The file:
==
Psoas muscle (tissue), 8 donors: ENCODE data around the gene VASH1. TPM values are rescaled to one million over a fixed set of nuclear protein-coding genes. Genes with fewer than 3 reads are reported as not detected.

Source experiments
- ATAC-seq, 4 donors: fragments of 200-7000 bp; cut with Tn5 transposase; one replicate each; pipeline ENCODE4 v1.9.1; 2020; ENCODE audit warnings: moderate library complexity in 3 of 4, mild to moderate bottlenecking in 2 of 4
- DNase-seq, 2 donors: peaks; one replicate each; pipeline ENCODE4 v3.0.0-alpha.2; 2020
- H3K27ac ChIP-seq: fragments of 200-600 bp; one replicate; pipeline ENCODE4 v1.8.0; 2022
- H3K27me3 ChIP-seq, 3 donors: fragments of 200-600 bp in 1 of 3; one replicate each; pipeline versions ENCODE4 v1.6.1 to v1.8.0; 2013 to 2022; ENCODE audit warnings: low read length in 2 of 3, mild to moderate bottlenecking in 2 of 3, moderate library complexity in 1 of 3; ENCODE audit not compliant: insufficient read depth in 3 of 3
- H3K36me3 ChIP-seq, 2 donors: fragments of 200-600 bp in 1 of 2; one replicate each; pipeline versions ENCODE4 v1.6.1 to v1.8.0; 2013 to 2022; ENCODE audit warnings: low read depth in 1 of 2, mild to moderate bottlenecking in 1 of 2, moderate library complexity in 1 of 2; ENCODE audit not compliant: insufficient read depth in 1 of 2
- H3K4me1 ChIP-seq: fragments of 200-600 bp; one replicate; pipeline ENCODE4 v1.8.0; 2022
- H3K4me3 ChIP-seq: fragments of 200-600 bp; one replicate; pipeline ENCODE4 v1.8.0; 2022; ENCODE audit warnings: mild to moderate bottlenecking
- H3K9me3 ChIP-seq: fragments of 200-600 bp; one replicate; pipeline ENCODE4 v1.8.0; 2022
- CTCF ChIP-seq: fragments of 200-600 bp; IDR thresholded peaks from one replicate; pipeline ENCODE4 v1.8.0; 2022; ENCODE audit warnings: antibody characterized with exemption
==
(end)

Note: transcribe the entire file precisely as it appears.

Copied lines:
Psoas muscle (tissue), 8 donors: ENCODE data around the gene VASH1. TPM values are rescaled to one million over a fixed set of nuclear protein-coding genes. Genes with fewer than 3 reads are reported as not detected.

Source experiments
- ATAC-seq, 4 donors: fragments of 200-7000 bp; cut with Tn5 transposase; one replicate each; pipeline ENCODE4 v1.9.1; 2020; ENCODE audit warnings: moderate library complexity in 3 of 4, mild to moderate bottlenecking in 2 of 4
- DNase-seq, 2 donors: peaks; one replicate each; pipeline ENCODE4 v3.0.0-alpha.2; 2020
- H3K27ac ChIP-seq: fragments of 200-600 bp; one replicate; pipeline ENCODE4 v1.8.0; 2022
- H3K27me3 ChIP-seq, 3 donors: fragments of 200-600 bp in 1 of 3; one replicate each; pipeline versions ENCODE4 v1.6.1 to v1.8.0; 2013 to 2022; ENCODE audit warnings: low read length in 2 of 3, mild to moderate bottlenecking in 2 of 3, moderate library complexity in 1 of 3; ENCODE audit not compliant: insufficient read depth in 3 of 3
- H3K36me3 ChIP-seq, 2 donors: fragments of 200-600 bp in 1 of 2; one replicate each; pipeline versions ENCODE4 v1.6.1 to v1.8.0; 2013 to 2022; ENCODE audit warnings: low read depth in 1 of 2, mild to moderate bottlenecking in 1 of 2, moderate library complexity in 1 of 2; ENCODE audit not compliant: insufficient read depth in 1 of 2
- H3K4me1 ChIP-seq: fragments of 200-600 bp; one replicate; pipeline ENCODE4 v1.8.0; 2022
- H3K4me3 ChIP-seq: fragments of 200-600 bp; one replicate; pipeline ENCODE4 v1.8.0; 2022; ENCODE audit warnings: mild to moderate bottlenecking
- H3K9me3 ChIP-seq: fragments of 200-600 bp; one replicate; pipeline ENCODE4 v1.8.0; 2022
- CTCF ChIP-seq: fragments of 200-600 bp; IDR thresholded peaks from one replicate; pipeline ENCODE4 v1.8.0; 2022; ENCODE audit warnings: antibody characterized with exemption